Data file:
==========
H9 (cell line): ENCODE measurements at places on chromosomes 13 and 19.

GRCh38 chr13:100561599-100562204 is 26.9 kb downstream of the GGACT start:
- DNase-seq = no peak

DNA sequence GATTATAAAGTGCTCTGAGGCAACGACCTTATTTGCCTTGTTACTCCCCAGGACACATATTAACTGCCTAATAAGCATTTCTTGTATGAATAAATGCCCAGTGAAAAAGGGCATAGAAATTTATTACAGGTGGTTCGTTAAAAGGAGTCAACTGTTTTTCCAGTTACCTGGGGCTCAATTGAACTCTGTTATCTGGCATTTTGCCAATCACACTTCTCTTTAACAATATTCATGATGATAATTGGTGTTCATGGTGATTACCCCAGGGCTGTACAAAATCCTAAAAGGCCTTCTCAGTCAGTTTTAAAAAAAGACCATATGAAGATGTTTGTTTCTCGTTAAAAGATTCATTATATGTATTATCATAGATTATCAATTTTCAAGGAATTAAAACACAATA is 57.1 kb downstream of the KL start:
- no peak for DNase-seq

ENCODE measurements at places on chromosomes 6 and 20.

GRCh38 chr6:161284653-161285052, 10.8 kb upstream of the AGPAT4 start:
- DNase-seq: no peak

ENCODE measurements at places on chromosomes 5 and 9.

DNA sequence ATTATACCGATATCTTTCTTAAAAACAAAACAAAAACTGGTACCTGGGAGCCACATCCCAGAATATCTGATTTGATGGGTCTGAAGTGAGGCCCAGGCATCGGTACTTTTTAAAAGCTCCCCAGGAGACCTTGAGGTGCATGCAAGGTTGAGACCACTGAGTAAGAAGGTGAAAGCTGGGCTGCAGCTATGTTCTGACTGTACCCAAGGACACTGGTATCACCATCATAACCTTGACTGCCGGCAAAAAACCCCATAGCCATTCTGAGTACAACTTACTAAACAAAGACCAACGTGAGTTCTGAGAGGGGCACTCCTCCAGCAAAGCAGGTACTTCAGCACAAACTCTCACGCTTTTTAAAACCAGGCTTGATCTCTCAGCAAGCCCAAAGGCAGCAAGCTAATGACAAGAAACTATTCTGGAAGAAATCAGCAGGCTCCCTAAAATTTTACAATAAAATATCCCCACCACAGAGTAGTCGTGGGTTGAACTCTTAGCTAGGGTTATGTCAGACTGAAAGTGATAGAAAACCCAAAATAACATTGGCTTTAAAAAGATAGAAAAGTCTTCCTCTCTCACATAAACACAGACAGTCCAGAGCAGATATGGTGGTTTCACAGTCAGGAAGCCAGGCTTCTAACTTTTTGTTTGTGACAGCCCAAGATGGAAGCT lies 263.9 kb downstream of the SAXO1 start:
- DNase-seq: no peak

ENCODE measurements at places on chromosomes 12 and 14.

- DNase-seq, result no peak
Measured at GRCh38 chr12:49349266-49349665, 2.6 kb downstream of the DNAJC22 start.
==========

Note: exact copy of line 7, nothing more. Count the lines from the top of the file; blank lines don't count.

GRCh38 chr6:161284653-161285052, 10.8 kb upstream of the AGPAT4 start: